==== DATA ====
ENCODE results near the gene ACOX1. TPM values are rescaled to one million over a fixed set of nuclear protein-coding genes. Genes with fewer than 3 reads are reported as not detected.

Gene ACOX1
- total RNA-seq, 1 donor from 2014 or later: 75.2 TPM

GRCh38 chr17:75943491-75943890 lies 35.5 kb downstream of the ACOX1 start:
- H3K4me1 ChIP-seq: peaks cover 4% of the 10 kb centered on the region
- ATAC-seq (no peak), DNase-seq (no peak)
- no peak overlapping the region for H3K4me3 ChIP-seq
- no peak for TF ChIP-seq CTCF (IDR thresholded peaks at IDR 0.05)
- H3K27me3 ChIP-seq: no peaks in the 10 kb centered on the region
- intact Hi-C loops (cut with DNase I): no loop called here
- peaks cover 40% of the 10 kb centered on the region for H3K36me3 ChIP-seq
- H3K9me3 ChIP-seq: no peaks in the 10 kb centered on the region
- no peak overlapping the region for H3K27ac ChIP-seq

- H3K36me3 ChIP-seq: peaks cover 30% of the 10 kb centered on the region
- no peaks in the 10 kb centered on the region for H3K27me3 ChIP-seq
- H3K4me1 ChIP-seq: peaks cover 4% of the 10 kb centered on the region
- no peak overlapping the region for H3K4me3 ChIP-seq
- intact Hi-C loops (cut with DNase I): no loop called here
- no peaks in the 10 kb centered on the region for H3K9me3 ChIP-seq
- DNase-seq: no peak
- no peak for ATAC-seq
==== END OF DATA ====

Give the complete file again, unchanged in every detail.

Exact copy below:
ENCODE results near the gene ACOX1. TPM values are rescaled to one million over a fixed set of nuclear protein-coding genes. Genes with fewer than 3 reads are reported as not detected.

Gene ACOX1
- total RNA-seq, 1 donor from 2014 or later: 75.2 TPM

GRCh38 chr17:75943491-75943890 lies 35.5 kb downstream of the ACOX1 start:
- H3K4me1 ChIP-seq: peaks cover 4% of the 10 kb centered on the region
- ATAC-seq (no peak), DNase-seq (no peak)
- no peak overlapping the region for H3K4me3 ChIP-seq
- no peak for TF ChIP-seq CTCF (IDR thresholded peaks at IDR 0.05)
- H3K27me3 ChIP-seq: no peaks in the 10 kb centered on the region
- intact Hi-C loops (cut with DNase I): no loop called here
- peaks cover 40% of the 10 kb centered on the region for H3K36me3 ChIP-seq
- H3K9me3 ChIP-seq: no peaks in the 10 kb centered on the region
- no peak overlapping the region for H3K27ac ChIP-seq

- H3K36me3 ChIP-seq: peaks cover 30% of the 10 kb centered on the region
- no peaks in the 10 kb centered on the region for H3K27me3 ChIP-seq
- H3K4me1 ChIP-seq: peaks cover 4% of the 10 kb centered on the region
- no peak overlapping the region for H3K4me3 ChIP-seq
- intact Hi-C loops (cut with DNase I): no loop called here
- no peaks in the 10 kb centered on the region for H3K9me3 ChIP-seq
- DNase-seq: no peak
- no peak for ATAC-seq